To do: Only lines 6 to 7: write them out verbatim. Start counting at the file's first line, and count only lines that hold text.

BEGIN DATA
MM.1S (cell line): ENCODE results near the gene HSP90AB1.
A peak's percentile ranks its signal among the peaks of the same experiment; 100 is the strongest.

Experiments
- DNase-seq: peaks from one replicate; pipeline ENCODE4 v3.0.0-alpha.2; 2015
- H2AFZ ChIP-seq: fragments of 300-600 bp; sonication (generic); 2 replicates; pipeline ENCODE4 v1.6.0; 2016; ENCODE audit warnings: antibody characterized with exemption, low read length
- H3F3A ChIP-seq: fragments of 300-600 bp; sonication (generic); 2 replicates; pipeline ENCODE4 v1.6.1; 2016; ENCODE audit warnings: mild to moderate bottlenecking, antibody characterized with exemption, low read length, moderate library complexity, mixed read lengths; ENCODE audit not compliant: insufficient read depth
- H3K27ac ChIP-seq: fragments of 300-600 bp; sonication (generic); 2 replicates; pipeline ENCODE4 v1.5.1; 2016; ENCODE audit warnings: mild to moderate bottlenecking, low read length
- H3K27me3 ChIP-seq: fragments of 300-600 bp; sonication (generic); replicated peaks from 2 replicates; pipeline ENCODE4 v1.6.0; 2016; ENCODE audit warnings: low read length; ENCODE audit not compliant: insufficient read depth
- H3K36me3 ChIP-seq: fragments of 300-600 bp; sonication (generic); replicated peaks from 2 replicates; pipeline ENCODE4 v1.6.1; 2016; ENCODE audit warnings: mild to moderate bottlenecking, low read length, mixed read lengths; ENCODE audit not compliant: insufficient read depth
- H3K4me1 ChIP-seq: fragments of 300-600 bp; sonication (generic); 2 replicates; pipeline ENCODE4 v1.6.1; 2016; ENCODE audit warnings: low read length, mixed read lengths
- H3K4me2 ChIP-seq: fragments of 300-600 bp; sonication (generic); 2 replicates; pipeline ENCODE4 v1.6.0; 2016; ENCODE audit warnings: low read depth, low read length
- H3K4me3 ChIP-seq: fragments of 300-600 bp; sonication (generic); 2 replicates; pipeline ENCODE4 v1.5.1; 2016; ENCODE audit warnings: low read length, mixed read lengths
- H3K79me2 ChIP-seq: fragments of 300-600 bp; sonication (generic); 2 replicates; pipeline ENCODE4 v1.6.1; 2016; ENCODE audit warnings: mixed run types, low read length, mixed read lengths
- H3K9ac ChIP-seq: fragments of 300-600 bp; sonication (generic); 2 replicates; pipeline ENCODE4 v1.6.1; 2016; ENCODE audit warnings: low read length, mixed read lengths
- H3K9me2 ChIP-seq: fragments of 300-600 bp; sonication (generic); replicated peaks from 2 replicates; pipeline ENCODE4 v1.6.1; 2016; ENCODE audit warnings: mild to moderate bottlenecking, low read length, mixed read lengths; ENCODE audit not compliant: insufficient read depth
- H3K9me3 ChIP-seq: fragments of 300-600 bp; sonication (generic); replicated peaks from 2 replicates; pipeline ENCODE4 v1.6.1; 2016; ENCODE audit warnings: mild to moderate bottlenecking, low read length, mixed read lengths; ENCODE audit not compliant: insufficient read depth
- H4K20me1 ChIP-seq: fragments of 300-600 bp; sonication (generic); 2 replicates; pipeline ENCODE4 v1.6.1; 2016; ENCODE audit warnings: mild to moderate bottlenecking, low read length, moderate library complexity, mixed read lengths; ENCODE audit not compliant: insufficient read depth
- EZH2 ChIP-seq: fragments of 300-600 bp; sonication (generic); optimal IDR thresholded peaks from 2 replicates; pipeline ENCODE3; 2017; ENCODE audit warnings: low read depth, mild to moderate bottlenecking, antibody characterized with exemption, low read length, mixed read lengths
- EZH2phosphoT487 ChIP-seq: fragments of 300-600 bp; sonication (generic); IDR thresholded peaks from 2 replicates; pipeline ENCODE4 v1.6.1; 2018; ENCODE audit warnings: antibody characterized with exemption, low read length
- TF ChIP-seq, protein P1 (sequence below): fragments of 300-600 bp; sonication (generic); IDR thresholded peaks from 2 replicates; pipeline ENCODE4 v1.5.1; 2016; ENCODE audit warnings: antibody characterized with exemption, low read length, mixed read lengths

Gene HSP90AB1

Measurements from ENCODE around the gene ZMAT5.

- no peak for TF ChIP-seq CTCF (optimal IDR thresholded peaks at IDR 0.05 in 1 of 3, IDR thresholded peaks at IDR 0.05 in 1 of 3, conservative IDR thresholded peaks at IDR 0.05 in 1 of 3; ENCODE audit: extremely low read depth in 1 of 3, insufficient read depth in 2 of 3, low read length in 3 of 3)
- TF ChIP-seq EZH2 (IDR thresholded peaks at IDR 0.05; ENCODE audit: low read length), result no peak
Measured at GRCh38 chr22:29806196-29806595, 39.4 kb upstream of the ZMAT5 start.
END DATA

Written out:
- H3F3A ChIP-seq: fragments of 300-600 bp; sonication (generic); 2 replicates; pipeline ENCODE4 v1.6.1; 2016; ENCODE audit warnings: mild to moderate bottlenecking, antibody characterized with exemption, low read length, moderate library complexity, mixed read lengths; ENCODE audit not compliant: insufficient read depth
- H3K27ac ChIP-seq: fragments of 300-600 bp; sonication (generic); 2 replicates; pipeline ENCODE4 v1.5.1; 2016; ENCODE audit warnings: mild to moderate bottlenecking, low read length